IDPH has cited and fined Central Nursing Home in Chicago after a resident was rolled out of bed by an aide and suffered a fractured elbow.
The resident at issue had a number of diagnoses, including a history of stroke, quadraplegia, and epilepsy. She was assessed as being a high fall risk and required the total assistance of two for side positioning. Her care plan called for the assistance of two with activities of daily living, which would include incontinence care.
On the day of the accident, a single aide was providing incontinence care to the resident. The resident’s body weight caused her to begin to slide out of bed, and the aide could not stop the fall. She fell to the floor. X-rays taken later at the hospital showed that she had a fractured elbow.
This is a classic scenario (as shown here, here, here, and here as well as elswhere on this blog) of how doing something simple like providing incontinence care can result in a nursing home fall. The resident here was clearly at risk for falls due to her underlying medical conditions. There was a care plan in place which called for two aides to provide incontinence care to the resident, but that care plan was not being followed that night as the aide was working on the resident alone. This kind of fall could have easily had more significant consequences such as a fractured hip or a brain bleed.
Past the obvious care plan violation, there were two fascinating statements in the citation issued by IDPH:
- The aide told the state surveyor that she always provided incontinence care to this resident alone. This means the care plan was being violated not just that day, but on a routine basis. The whole point of a care plan is to set out the care that a resident is supposed to be receiving day-to-day, shift-to-shift. It isn’t just some piece of paper in the chart, and when it is being ignored on a routine basis, having an acceptable outcome (incotinence care provided without injury to the resident) is a matter of getting luck rather than providing quality care.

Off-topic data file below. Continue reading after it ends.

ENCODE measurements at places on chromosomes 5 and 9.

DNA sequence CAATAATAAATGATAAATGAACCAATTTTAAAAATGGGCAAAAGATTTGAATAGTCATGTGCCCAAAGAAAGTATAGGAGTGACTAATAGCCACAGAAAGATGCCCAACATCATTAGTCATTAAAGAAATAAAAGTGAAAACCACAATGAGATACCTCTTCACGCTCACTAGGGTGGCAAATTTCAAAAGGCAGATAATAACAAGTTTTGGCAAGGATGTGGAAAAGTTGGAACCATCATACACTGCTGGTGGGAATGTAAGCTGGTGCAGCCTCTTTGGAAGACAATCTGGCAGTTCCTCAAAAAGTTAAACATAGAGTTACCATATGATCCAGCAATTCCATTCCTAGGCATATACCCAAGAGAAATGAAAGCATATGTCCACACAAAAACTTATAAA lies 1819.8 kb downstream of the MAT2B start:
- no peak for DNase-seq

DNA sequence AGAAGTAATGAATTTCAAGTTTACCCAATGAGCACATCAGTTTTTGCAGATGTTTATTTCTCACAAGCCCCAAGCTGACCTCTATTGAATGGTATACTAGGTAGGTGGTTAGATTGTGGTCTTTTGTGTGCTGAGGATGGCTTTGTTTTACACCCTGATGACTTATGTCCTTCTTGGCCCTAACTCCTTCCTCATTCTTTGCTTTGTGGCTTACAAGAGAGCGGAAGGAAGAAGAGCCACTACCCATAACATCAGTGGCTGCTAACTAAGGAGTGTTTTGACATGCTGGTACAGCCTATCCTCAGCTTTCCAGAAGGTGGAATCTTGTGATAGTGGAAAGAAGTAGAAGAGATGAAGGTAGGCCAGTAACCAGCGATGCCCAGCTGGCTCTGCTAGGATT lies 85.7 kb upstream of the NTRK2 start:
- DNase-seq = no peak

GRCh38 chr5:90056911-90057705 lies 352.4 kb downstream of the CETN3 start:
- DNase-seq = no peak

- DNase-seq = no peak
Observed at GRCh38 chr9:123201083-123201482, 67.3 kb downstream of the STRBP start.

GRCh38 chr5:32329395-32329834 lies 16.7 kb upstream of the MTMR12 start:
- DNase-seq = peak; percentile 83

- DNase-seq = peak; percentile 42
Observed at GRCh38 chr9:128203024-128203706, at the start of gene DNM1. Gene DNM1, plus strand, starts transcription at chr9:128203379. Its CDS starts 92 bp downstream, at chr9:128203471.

- The nurse on duty told the state surveyor that they were short-staffed that night. This kind of nursing home falls is the kind of thing that results when a nursing home is understaffed because the staff feels the need to cut corners to keep up with the pace of the residents’ needs. Yet … the aide told the surveyor that this was done all the time. Looking into the issue of understaffing would be a critical issue in any civil lawsuit arising from this fall.
One of our core beliefs is that nursing homes are built to fail due to the business model they follow and that unnecessary accidental injuries and wrongful deaths of residents are the inevitable result. Order our FREE report, Built to Fail, to learn more about why. Our experienced Chicago nursing home lawyers are ready to help you understand what happened, why, and what your rights are. Contact us to get the help you need.
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